In January, the Red Bull Crashed Ice World Championship makes its American debut, in St. Paul, Minnesota. The event, which attracted a crowd of 110,000 in Quebec City last year, combines ice hockey and ski cross: four racers, each outfitted in full hockey gear, reach speeds of nearly 40 miles per hour on an icy luge track with jumps and banked turns. This year, Canadian firefighter Kyle Croxall, 23, is the man to beat.
OUTSIDE: How’d you get into this?
CROXALL: I had seen the sport on TV a couple of years before I tried it out. I have a background in hockey and snowboarding. It’s all about being stable.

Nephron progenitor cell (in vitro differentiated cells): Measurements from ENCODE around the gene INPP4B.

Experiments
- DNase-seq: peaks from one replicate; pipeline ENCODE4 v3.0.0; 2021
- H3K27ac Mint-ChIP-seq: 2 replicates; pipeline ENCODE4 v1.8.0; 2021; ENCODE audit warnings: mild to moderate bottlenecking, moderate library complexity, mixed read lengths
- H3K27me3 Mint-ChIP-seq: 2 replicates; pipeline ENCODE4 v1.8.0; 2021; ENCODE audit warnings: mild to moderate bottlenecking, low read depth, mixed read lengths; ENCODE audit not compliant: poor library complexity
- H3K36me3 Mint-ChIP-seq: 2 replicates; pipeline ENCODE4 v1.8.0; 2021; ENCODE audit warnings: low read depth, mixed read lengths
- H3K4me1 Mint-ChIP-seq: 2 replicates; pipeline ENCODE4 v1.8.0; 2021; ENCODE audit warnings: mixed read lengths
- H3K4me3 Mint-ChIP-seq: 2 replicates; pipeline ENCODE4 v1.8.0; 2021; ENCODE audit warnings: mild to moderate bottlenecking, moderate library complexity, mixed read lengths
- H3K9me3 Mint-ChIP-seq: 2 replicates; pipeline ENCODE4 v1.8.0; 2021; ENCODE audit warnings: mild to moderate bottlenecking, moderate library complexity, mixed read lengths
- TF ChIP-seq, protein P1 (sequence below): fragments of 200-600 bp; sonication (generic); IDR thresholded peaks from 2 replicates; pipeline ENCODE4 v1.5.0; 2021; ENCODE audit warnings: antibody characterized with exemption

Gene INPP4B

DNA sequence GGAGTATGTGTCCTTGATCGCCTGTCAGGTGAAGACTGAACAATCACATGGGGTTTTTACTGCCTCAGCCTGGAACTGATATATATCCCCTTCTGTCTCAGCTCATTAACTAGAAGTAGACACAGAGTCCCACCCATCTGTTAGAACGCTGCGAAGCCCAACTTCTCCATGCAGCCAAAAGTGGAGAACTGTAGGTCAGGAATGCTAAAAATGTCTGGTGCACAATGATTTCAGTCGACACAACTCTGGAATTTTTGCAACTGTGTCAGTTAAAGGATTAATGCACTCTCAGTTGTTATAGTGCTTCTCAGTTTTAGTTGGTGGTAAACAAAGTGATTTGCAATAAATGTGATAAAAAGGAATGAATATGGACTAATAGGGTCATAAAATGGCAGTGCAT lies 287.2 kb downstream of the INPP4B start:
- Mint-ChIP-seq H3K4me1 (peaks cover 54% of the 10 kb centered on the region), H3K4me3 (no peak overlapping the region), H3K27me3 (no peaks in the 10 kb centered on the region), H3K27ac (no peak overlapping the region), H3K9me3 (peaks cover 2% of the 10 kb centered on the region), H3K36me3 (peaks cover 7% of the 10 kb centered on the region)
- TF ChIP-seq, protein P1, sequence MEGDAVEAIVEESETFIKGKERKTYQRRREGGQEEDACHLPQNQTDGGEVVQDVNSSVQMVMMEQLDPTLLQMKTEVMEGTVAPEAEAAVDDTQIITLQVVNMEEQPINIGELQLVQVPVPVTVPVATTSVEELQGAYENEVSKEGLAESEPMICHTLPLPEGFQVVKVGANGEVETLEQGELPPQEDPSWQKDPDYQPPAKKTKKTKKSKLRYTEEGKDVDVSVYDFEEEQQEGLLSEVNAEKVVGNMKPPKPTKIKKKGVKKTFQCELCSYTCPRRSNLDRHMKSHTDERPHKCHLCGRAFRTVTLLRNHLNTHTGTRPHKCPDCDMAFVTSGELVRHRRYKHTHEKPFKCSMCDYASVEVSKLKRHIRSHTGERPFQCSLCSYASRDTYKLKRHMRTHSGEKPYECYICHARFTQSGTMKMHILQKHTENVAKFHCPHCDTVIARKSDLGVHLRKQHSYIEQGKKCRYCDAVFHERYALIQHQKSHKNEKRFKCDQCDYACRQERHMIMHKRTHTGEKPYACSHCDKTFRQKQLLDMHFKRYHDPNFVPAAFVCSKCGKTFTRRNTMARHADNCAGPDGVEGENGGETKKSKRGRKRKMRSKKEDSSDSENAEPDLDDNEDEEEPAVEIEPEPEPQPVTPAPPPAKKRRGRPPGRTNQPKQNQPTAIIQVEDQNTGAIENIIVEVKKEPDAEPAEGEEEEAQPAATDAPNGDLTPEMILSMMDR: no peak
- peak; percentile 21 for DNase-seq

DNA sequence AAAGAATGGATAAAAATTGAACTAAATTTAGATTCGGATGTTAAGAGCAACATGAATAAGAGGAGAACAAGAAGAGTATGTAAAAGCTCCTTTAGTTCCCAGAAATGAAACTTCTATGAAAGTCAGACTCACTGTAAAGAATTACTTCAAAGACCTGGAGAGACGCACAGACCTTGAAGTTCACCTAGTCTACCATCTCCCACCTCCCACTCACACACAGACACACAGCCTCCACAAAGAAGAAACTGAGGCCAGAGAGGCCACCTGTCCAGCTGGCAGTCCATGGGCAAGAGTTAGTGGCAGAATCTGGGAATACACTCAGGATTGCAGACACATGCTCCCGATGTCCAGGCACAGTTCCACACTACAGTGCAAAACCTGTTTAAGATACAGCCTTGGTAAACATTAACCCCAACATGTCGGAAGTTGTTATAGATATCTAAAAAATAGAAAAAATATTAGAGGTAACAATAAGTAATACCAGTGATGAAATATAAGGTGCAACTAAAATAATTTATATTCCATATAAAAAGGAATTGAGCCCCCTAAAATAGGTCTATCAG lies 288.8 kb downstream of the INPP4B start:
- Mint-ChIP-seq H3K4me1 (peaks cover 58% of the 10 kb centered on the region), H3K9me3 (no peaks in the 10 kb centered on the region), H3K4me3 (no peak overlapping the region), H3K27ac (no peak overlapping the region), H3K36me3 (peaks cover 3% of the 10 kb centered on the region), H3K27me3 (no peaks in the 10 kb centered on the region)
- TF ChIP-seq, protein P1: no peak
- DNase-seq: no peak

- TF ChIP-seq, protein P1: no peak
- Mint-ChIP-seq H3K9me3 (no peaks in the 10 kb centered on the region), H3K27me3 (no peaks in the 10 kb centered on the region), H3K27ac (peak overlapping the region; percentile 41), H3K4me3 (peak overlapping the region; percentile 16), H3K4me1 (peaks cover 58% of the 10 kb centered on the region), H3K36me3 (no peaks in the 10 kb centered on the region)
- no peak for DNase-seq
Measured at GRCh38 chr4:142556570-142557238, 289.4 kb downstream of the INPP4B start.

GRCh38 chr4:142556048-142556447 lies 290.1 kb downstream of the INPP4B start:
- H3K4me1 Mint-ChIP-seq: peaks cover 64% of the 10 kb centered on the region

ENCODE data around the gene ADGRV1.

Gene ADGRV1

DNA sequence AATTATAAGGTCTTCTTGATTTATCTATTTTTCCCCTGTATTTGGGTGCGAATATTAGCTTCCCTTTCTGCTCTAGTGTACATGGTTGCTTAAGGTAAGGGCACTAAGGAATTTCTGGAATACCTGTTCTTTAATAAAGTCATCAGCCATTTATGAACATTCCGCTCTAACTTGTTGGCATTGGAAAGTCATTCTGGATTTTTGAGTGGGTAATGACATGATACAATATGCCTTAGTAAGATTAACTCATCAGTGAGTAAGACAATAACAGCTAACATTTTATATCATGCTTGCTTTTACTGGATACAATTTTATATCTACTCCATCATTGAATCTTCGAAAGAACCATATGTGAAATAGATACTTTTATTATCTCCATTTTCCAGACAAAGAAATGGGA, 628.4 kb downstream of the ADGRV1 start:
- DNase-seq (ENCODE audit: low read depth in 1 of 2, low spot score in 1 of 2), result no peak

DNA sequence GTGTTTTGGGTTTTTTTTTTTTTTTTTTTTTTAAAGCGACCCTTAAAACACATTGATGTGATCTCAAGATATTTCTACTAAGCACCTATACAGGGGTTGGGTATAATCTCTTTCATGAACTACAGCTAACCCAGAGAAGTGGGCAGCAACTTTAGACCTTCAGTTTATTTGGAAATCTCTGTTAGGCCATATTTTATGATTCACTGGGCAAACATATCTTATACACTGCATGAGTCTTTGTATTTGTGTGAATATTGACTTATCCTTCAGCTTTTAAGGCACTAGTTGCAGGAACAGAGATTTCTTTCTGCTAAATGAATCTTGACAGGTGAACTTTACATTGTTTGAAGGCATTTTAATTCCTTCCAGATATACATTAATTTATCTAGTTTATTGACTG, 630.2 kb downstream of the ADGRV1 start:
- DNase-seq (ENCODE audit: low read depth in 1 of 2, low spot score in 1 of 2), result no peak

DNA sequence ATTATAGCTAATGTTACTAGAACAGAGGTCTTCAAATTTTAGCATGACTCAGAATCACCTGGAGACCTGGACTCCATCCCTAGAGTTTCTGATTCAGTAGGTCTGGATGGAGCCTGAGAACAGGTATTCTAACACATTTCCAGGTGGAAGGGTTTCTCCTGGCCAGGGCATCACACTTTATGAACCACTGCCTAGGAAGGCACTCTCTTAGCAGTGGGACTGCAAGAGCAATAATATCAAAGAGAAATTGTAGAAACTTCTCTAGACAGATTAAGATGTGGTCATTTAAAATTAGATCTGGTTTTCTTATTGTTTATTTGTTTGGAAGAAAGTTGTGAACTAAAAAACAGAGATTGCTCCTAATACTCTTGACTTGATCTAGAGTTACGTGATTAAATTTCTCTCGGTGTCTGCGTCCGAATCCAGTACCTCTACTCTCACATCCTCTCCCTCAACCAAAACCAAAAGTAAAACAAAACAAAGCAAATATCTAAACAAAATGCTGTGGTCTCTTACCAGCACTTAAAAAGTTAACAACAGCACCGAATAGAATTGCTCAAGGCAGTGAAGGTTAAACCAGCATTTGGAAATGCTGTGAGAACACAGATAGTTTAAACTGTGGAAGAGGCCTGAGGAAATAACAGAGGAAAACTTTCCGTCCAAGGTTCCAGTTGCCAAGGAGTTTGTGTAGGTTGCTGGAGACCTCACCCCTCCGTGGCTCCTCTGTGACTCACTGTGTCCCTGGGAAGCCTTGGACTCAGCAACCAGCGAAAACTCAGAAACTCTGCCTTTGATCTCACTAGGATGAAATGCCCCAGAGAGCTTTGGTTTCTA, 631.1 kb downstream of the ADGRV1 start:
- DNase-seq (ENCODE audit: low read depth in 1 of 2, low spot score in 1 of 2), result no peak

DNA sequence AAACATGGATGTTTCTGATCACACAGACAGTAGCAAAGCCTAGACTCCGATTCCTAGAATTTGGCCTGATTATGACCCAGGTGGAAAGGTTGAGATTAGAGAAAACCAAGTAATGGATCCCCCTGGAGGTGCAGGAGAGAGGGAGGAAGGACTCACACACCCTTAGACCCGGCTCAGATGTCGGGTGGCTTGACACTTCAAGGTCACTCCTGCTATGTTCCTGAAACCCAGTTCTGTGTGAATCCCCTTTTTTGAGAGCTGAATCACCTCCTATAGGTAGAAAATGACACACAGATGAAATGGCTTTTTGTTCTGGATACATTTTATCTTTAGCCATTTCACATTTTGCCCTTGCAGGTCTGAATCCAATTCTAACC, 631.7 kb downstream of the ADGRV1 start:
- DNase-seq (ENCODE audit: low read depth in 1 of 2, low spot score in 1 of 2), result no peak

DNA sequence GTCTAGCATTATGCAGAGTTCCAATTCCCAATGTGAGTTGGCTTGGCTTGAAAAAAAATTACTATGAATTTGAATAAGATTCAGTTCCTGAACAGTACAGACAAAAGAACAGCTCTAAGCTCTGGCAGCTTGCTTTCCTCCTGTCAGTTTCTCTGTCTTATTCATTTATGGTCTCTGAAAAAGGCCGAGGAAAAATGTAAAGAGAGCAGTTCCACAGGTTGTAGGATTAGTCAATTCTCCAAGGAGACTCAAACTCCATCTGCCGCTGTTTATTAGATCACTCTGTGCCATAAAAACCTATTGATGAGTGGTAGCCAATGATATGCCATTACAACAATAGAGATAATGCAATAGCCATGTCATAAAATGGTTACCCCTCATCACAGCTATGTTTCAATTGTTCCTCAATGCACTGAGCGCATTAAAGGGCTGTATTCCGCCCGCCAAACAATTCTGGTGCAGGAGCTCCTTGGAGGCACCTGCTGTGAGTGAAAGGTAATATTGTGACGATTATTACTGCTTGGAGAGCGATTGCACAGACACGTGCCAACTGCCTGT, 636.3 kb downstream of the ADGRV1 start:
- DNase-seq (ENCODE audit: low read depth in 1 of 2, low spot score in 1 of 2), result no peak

How do you practice?
There’s a track in Austria, so that’s where the Europeans go. In Canada, we just play hockey and go to the gym.
How many of the competitors are pro hockey players?
Lots of them have played in the NHL and European pro leagues, but it’s not just for washed-up hockey players. We’ve had people from the NHL come as hosts, and most of them can’t go down the track without falling.
There must be some spectacular wipeouts.
Lots. Once you get close, you’re allowed to battle for position. You’re not allowed to intentionally hit somebody, but you can push someone out of your way.
Crashing has got to hurt.
You can get hit from behind and crash into the boards, break your ribs—anything is possible. All sports have their dangers.